Colm McGonigle

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I’m originally from Belfast and now live in England. I play Irish traditional music and was first taught to play the anglo concertina by my father.

I received my Dipper concertina in 2013 (Co. Clare III, rosewood ends, 32 buttons).

Ciaran O'Grady

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I’ve known the Dippers since I was 8 and spent many happy hours with them in their workshop over the years. It’s one of my very favourite places.

Colin, Rosalie and John are the finest people and their concertina-making skills and knowledge are absolutely unequalled. This is evidenced in every Dipper concertina that you pick up.

Emmanuel Pariselle

25 years ago, I decided to make my own concertina with the fingering of my two and a half rows melodeon. I was a fan of the concertina sound and look, but after many tries of the different fingerings, english, anglo, and duets, I realised that I haven't drank enought tea in my life to understand those fingerings. So I design a prototype and, on the sugjestion of a good friend triumph duet player: Jean Mégly, I send that to Colin and Rosalie Dipper...

Radie Peat (Lynched)

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I've had my Dipper concertina for the past 8 years. It's an unusually beautiful looking instrument and the tone and action are great.

I've played several other Dipper concertinas and find the quality to be consistently excellent.

Harry Scurfield

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I got my first Dipper (a 35-key G/D) in about 1977(?), which I still use (often with the electric 5-piece “Bayou Gumbo” playing music inspired by Cajun, zydeco, blues, with African and Caribbean influences).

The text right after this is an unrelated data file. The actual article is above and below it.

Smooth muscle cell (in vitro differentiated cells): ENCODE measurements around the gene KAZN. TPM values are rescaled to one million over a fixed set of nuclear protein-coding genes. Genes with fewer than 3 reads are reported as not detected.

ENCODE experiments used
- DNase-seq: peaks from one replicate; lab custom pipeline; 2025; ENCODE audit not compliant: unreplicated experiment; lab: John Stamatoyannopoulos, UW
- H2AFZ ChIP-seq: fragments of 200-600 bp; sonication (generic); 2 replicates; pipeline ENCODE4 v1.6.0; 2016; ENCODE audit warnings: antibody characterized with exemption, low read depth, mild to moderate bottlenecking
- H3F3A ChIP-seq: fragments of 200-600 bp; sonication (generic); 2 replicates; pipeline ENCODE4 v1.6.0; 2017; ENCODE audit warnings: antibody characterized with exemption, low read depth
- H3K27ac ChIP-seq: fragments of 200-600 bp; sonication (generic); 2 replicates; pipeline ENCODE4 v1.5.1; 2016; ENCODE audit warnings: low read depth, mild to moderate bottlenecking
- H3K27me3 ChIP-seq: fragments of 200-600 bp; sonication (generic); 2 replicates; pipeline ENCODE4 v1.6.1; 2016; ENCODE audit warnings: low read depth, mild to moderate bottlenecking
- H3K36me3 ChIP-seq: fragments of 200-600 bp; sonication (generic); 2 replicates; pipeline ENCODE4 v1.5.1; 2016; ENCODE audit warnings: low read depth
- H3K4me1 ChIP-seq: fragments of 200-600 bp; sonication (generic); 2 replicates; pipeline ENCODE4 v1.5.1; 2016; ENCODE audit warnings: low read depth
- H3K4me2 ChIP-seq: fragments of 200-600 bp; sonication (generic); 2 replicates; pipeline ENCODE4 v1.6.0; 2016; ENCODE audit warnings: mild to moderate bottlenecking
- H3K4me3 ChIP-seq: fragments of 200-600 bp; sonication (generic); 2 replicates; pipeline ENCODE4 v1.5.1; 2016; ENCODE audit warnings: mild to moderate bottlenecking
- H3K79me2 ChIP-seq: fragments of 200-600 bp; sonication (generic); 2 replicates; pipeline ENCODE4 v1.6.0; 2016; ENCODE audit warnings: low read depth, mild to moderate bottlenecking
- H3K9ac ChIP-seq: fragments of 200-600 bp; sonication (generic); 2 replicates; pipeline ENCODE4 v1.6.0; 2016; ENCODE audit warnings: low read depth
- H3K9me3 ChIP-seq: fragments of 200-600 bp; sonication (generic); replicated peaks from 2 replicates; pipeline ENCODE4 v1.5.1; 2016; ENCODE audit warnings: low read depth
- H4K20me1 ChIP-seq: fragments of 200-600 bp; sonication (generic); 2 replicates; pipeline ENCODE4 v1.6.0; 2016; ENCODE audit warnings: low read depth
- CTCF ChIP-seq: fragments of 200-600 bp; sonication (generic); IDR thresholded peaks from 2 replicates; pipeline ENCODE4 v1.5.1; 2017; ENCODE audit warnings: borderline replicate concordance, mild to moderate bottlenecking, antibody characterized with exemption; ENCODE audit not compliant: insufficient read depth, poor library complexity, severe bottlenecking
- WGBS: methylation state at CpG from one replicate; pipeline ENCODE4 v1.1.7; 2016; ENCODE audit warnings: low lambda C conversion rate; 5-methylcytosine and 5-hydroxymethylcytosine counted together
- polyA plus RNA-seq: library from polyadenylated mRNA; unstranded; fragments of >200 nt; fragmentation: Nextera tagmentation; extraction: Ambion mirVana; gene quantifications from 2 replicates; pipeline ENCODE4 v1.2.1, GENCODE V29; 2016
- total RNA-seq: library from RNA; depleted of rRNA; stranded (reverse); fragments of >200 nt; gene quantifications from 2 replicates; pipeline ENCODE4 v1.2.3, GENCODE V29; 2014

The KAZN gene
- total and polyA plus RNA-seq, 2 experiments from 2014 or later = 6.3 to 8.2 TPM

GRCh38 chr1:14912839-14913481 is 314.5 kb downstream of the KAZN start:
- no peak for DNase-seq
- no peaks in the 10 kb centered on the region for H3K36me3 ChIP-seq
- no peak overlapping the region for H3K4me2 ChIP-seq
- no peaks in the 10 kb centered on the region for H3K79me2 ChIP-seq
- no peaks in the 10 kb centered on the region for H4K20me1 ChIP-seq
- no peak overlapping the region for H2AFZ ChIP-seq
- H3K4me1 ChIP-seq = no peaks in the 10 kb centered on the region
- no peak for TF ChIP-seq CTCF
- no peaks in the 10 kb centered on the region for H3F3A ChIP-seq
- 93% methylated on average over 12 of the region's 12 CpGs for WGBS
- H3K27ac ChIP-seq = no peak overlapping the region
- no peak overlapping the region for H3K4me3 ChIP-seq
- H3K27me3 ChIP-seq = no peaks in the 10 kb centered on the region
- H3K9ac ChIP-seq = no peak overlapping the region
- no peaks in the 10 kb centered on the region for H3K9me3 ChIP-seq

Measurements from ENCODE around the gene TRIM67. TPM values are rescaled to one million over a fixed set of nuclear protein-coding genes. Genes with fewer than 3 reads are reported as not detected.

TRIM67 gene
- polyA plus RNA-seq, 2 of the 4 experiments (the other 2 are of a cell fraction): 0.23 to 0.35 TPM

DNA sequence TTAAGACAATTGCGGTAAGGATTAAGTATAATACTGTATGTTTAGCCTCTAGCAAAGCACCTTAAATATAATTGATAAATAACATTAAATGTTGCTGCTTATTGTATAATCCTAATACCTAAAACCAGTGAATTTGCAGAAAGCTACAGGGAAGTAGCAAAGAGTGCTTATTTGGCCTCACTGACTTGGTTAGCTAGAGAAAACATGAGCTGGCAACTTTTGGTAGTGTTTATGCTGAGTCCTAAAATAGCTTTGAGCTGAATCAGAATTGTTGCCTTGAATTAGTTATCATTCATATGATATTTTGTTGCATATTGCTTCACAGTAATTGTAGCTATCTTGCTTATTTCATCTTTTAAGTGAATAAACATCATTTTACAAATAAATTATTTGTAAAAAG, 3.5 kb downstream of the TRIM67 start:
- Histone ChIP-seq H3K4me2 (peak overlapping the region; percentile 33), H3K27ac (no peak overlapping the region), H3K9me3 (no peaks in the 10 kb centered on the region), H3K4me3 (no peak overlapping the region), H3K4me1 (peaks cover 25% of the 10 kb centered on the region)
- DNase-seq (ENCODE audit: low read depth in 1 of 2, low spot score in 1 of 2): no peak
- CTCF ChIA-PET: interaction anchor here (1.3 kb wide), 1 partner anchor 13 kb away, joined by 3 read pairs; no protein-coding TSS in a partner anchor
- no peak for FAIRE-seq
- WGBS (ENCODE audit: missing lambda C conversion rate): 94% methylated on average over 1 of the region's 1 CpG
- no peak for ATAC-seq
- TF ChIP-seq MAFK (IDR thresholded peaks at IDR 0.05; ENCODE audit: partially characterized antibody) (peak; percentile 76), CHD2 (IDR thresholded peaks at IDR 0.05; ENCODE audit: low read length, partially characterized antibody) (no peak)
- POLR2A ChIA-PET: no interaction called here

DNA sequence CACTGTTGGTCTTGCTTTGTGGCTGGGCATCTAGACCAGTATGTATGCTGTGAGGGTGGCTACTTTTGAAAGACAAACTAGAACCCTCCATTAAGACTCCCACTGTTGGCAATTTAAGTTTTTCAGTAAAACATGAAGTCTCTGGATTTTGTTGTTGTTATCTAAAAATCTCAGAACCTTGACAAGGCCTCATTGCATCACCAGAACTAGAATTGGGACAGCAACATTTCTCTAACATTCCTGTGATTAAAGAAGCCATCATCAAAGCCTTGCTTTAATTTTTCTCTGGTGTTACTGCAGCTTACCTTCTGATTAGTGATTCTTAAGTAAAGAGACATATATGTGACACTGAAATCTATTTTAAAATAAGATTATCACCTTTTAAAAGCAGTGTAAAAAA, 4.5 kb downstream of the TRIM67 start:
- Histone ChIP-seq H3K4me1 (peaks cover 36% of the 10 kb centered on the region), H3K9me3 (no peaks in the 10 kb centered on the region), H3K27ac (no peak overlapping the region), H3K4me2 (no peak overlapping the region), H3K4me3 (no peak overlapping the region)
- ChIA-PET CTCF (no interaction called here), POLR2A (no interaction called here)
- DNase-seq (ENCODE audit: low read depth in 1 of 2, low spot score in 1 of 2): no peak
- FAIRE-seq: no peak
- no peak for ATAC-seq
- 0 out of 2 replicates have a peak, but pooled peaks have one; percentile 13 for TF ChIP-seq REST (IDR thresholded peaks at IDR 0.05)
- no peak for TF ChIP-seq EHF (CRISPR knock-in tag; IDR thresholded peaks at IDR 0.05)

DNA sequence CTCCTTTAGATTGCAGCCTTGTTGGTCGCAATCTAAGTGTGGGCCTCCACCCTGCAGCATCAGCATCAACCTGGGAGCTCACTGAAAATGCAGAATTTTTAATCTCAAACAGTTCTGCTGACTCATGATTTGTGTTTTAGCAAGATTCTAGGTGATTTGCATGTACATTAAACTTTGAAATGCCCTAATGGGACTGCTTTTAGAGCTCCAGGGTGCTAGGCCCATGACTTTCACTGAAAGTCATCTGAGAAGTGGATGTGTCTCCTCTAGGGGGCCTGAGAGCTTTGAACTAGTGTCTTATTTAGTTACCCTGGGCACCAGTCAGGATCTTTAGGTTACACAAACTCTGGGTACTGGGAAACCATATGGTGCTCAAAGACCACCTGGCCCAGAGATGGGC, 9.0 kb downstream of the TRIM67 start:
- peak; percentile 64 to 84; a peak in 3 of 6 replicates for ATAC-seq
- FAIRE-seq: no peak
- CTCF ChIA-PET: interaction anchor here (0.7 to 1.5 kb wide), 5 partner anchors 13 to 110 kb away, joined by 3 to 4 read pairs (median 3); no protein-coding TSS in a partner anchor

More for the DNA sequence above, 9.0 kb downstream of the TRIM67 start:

Brian Peters once kindly said that I have a "unique style… always great to listen to, doing things on a concertina that I doubt its inventor ever envisaged." With thought and (occasional) sensitivity, I try to play music that I enjoy, wherever it has its roots...

Catherine Tobin

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My first encounter with the Dipper concertina goes back when I had a masterclass with Claire Keville in Paris a few years ago. She kindly let me play her instrument and I literally fell in love with it. So much lighter, so easy to play, such a nice and warm sound.

Peter Turvey

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I started to play the concertina when a student; on getting my first job in 1978 I could afford a better instrument...

Stan Vestal

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I began playing the concertina in 2010 after a trip to Ireland and a transformative evening in a pub in Kinvarra. Having limited musical experience (or talent) I was fortunate to connect with the great staff at The Button Box in Sunderland, MA, who put me in touch with Chris Stevens.

Alex West

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Dipper No. 104
This instrument was originally made for Tony Engle ex-head of Topic Records and of the bands Oak and Webb’s Wonders. I’m not sure when he commissioned it from Colin but the decoration of the fretwork would suggest that he was still with Oak at the time.

Michael Wilkinson

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I believe that the box was made in the 1980s for a customer in Australia. It came back to the UK and I have had it for the last 5 years. The ends are amboyna. My teacher, Alan Davies (who owns at least one Dipper), told me that Colin Dipper told him that around the period when it was made, he was hand turning buttons from reclaimed black piano keys.